The OpenSSL project has announced six additional vulnerabilities for the organization's cryptography platform, creating some concern that there are additional flaws yet to be uncovered. That latest batch of vulnerabilities include denial of service, information disclosure and potential remote code execution - all of which should be of a major concern to anyone protecting corporate IT resources.
Two particularly troublesome flaws
Of the six newly identified flaws, two seem to be the most troublesome. Those two flaws are identified by OpenSSL's nomenclature as CVE-2014-0195 and CVE-2014-0224. OpenSSL describes CVE-2014-0195 as "A buffer overrun attack can be triggered by sending invalid DTLS fragments to an OpenSSL DTLS client or server. This is potentially exploitable to run arbitrary code on a vulnerable client or server."
Simply put, that means remote code execution can be a possibility and anyone deploying DTLS needs to be keenly aware of the magnitude of that threat. DTLS is a relatively new extension, which allows for the encryption of UDP packets and is used by some VPN and VOIP solutions. So those leveraging OpenSSL technology for their VPN and VOIP solutions need to check if DTLS is in use to mitigate the problem.
An even more troublesome threat comes in the form of CVE-2014-0224, an unexciting moniker for what could turn out to be a tremendous problem, espescially since all versions of OpenSSL acting as a client are vulnerable.
The CVE-2014-0224 flaw goes back to the 1998, when the code was first originated, meaning that versions 1.0.1 and higher of the server are vulnerable. However, the vulnerability only exists if both the client and the server are running vulnerable versions of OpenSSL.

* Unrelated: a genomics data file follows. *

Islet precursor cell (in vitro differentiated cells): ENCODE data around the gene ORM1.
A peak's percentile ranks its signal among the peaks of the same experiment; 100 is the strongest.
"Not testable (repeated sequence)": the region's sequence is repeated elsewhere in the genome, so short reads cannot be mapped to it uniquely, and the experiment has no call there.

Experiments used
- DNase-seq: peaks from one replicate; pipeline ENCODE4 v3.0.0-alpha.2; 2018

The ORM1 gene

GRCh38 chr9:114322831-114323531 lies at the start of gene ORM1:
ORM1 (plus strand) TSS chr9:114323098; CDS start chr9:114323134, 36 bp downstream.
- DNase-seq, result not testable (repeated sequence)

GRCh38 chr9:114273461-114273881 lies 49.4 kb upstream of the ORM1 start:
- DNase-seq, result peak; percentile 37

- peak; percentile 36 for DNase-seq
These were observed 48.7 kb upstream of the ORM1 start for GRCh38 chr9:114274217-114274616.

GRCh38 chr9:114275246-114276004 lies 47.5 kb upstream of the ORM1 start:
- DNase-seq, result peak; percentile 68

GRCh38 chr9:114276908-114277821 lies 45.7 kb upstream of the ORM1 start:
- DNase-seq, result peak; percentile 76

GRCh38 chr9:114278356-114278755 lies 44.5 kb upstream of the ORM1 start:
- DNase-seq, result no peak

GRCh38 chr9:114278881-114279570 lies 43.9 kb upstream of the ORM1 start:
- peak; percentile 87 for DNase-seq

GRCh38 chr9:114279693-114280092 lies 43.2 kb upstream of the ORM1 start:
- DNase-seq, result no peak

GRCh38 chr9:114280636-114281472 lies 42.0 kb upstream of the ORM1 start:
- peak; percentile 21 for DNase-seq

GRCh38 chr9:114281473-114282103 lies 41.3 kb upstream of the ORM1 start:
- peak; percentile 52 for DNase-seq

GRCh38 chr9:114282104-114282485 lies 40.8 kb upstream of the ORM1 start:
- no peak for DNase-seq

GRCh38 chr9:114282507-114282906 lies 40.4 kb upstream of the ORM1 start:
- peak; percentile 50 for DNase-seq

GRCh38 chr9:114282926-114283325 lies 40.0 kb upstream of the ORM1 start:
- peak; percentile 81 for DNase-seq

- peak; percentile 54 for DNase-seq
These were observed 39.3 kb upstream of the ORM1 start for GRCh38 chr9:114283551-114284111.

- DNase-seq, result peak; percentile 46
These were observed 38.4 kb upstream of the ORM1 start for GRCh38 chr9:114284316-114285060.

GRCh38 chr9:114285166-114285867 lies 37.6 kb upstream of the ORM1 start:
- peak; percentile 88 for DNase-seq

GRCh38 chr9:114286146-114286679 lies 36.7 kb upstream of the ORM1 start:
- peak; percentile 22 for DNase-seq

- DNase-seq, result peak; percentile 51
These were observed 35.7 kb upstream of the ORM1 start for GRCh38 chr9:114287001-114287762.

A toothless threat?
While that may sound like a serious problem, the fact of the matter is that although the impacted SSL/TLS component is most commonly used for browsing the web, The most popular browsers (Firefox, Chrome and Internet Explorer) do not use OpenSSL for their cryptographic functions - meaning that CVE-2014-0224 may be a toothless threat for the majority of users.
Nonetheless, there are situations where SSL/TLS and OpenSSL are quite common, take for example public WiFi hot spots and open source VPNs. Simply put, there are a whole lot of applications using OpenSSL as evidenced by the impact of Heartbleed.
So, what exactly can you do to minimize those threats? Have users avoid using unencrypted public WiFi for important communications and patch early and often - vendors that use OpenSSL are scrambling to post updates for applications and solutions, with many programs computers and Android smartphones being updated automatically over the next few weeks. For those managing Linux and Unix servers or workstations, updates should already be available from your OS distribution, apply them now (and restart affected services).
Frank J. Ohlhorst is an award-winning technology journalist, author, professional speaker and IT business consultant. He has worked in editorial at CRN, eWeek and Channel Insider, and is the author of Big Data Analytics. His certifications include MCNE, MCSE, A+, N+, L+, and Security+.